Welcome to readilearn, Sofia. We are looking forward to getting to know you a little better.

Thanks for inviting me!

Sofia, when did you know you wanted to be a writer?

I don’t remember capturing that specific moment, but my grandmother was a children’s book illustrator and I often stayed with her

Continue reading: readilearn: Meet Sofia Goodsoul author of Nian the Lunar Dragon – Readilearn

Thank you blog post

Thank you for reading. I appreciate your feedback. Please share your thoughts.

Grandma's books - the magic of storytelling

The magic of storytelling

Guiding parents in play sessions for parents and children.

Telling stories to and with young children has many benefits. Including other things, it helps to develop:

  • relationships with the storyteller and other listeners
  • language – vocabulary, language structure, imagery
  • understanding of narrative structure as it applies to fiction and non-fiction accounts
  • curiosity about one’s family, the immediate environment, and other places
  • empathy for others
  • interest in books and reading
  • imagination

There is something very special about telling, as opposed to reading, stories. The telling can be more fluid, more interactive, and change with the mood and with input from teller and listener. The distinction between teller and listener can blur and roles can change as the story flows.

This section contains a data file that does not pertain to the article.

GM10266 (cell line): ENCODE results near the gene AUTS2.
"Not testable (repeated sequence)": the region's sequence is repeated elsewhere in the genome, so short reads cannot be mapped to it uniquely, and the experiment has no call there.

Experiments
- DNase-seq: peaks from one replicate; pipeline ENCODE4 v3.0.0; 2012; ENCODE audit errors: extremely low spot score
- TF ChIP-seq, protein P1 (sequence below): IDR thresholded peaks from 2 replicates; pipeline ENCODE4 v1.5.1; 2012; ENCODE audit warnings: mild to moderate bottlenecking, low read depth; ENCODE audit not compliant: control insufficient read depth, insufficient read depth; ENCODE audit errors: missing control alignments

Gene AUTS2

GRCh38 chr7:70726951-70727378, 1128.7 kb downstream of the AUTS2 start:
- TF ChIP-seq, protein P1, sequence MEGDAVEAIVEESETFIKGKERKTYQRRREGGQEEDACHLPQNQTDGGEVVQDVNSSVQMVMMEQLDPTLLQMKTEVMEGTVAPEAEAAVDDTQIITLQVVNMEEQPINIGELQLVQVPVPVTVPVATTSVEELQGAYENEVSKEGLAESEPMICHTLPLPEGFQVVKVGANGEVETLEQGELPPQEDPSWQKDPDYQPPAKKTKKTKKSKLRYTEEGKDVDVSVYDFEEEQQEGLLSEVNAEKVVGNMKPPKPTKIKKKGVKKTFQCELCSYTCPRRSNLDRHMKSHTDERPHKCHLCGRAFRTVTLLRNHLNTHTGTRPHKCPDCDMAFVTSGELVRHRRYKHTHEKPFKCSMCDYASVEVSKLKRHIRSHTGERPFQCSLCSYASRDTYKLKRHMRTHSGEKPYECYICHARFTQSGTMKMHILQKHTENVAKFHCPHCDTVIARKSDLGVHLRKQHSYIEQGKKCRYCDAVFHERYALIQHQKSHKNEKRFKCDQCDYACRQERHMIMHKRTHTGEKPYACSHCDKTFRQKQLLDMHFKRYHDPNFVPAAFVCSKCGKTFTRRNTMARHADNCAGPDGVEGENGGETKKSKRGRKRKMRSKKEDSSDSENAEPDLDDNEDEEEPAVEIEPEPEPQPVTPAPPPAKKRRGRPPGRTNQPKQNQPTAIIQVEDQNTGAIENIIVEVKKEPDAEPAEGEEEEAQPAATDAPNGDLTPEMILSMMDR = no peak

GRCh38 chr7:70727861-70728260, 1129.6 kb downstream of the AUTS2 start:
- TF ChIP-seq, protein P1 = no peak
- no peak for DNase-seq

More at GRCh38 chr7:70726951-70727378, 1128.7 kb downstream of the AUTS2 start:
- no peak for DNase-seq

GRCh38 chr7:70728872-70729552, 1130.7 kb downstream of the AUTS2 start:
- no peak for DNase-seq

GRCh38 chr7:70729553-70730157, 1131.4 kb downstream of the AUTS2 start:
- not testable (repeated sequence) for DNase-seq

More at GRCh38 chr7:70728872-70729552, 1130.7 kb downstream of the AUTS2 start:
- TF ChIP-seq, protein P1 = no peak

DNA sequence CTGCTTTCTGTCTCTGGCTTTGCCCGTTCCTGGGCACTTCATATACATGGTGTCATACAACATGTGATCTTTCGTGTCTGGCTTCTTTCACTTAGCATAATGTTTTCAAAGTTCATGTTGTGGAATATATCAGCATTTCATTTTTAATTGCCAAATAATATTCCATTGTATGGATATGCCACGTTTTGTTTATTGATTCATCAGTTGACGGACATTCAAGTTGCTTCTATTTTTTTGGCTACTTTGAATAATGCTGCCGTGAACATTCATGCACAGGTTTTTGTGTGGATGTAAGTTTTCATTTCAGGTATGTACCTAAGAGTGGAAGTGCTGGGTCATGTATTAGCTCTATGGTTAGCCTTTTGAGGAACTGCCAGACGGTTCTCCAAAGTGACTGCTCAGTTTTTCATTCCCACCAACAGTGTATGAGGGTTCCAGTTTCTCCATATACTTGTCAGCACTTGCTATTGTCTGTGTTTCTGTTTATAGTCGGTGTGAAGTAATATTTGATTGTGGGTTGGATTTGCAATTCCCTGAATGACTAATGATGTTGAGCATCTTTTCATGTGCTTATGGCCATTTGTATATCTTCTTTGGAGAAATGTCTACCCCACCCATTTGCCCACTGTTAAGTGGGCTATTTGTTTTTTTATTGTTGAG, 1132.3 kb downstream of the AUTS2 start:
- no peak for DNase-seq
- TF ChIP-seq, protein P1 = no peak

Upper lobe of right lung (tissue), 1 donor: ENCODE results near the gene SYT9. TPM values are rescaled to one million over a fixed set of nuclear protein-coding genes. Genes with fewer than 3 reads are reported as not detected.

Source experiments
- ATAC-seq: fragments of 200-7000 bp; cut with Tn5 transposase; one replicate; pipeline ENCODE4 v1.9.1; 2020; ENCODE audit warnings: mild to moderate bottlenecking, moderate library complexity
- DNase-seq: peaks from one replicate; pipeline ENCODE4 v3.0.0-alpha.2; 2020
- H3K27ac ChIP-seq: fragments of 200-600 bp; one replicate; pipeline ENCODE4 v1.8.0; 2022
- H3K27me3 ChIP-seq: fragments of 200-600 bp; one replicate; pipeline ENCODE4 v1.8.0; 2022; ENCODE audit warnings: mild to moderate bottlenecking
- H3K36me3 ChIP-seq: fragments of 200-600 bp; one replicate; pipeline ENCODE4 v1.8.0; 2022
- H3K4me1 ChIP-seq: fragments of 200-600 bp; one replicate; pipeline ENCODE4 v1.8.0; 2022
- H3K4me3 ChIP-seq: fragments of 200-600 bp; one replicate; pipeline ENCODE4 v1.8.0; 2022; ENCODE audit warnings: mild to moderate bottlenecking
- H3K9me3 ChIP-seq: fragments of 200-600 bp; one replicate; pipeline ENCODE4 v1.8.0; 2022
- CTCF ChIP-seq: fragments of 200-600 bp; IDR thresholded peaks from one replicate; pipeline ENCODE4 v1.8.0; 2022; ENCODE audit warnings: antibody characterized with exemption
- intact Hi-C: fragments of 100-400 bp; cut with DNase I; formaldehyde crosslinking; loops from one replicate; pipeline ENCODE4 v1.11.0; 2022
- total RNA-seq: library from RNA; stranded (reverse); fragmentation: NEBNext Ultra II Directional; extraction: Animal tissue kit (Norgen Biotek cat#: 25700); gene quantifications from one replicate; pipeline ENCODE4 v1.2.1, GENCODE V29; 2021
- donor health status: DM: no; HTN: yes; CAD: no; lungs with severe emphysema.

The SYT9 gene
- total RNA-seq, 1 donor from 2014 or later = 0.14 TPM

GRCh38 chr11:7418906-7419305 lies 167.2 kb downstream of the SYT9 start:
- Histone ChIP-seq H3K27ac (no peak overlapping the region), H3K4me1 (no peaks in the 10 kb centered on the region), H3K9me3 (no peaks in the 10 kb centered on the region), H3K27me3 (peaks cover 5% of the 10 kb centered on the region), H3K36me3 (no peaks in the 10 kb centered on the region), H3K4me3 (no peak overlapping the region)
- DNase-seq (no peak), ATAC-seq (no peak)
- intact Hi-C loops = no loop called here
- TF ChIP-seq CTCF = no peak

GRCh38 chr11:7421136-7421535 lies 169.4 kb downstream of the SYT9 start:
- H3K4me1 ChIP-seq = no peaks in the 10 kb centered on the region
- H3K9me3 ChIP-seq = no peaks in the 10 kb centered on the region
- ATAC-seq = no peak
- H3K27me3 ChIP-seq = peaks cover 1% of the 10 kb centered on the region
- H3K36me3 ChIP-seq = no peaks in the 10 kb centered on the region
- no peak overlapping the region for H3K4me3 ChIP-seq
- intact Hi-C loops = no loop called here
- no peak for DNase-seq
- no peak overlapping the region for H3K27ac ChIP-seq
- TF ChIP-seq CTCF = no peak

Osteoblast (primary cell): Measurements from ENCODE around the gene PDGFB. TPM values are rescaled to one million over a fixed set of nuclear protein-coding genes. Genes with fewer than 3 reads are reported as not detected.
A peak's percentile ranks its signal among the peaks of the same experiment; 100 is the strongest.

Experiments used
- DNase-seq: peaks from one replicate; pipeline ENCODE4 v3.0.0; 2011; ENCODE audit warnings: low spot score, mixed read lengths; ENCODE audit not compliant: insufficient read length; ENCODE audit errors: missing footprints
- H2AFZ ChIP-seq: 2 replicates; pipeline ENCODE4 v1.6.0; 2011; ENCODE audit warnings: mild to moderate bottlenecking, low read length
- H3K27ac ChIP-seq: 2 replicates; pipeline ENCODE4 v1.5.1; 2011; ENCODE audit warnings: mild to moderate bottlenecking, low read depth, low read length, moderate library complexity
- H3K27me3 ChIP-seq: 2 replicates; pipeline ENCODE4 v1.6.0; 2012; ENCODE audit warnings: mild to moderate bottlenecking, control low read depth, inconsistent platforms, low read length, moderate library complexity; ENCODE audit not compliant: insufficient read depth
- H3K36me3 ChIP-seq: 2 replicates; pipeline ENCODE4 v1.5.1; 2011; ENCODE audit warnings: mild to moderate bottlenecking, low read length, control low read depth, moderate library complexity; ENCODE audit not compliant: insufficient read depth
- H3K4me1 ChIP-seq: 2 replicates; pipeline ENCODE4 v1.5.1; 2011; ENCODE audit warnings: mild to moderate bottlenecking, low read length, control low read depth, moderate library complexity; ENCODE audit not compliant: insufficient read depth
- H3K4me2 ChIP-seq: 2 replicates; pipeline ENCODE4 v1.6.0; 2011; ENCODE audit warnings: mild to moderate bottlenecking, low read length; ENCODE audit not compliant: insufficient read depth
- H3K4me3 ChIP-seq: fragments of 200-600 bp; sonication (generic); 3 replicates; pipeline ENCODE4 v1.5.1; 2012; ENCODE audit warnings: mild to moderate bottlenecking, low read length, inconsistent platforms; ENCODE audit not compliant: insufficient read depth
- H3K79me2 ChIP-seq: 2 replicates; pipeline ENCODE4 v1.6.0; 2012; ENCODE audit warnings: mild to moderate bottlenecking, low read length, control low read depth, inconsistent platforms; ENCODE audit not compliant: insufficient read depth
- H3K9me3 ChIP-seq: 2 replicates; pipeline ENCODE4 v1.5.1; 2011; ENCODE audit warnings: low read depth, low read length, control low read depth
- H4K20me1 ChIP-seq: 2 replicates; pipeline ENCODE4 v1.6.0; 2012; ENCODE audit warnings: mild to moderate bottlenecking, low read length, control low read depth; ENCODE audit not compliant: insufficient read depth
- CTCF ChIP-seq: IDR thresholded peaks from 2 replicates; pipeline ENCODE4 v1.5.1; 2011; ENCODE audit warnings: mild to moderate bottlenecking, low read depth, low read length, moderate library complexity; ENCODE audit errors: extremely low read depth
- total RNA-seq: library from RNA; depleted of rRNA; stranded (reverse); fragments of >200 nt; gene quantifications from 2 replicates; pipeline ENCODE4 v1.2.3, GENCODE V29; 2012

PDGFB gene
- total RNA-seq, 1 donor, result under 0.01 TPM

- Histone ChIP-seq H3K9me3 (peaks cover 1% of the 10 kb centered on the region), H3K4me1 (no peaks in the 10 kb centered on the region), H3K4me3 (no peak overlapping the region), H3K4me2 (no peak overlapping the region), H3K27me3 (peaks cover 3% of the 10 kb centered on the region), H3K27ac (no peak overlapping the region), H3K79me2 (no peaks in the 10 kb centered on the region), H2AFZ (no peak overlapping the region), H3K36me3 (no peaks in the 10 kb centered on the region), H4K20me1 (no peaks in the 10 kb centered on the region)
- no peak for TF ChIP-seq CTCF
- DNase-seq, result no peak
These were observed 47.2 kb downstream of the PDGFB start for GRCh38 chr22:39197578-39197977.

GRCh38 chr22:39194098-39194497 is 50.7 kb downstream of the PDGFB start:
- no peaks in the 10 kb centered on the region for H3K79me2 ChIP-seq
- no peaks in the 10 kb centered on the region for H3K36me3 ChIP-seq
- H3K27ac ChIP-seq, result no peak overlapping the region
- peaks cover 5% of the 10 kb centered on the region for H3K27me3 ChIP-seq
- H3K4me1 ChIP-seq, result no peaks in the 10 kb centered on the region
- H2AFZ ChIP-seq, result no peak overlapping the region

Sometimes it is the routine and the relationships that are more important and more memorable than any one story. For example, a parent telling stories as part of the bedtime ritual, stories told by a visiting grandparent, aunt or uncle, or even stories told in the classroom. Jennie Fitzkee often tells us about the magic effect of her storytelling sessions in her preschool classroom on her blog A Teacher’s Reflections.

What were the dinosaurs like?

Story telling doesn’t require any special talents, or even an especially exciting story. When my daughter was young she would often ask for a story about my childhood. (She loved hearing about the dinosaurs!) Stories such as these can occur at any time during the day, though storytelling times may need to be scheduled in a school day. A special treat for me as a young child was when, after dinner, Dad would sing us the story song asking, “Who made Little Boy Blue?”

This week at the Carrot Ranch, Charli Mills has challenged writers to In 99 words (no more, no less) write a story that includes boots. Whose boots are they, where do they go and what is their significance? Go where the prompt leads.

I immediately thought of a Grandmother, a storytelling expert, whose boots signified when a magical storytelling session was about to begin. I hope you like where the story leads. In fact, it can lead wherever you wish–

Grandma’s boots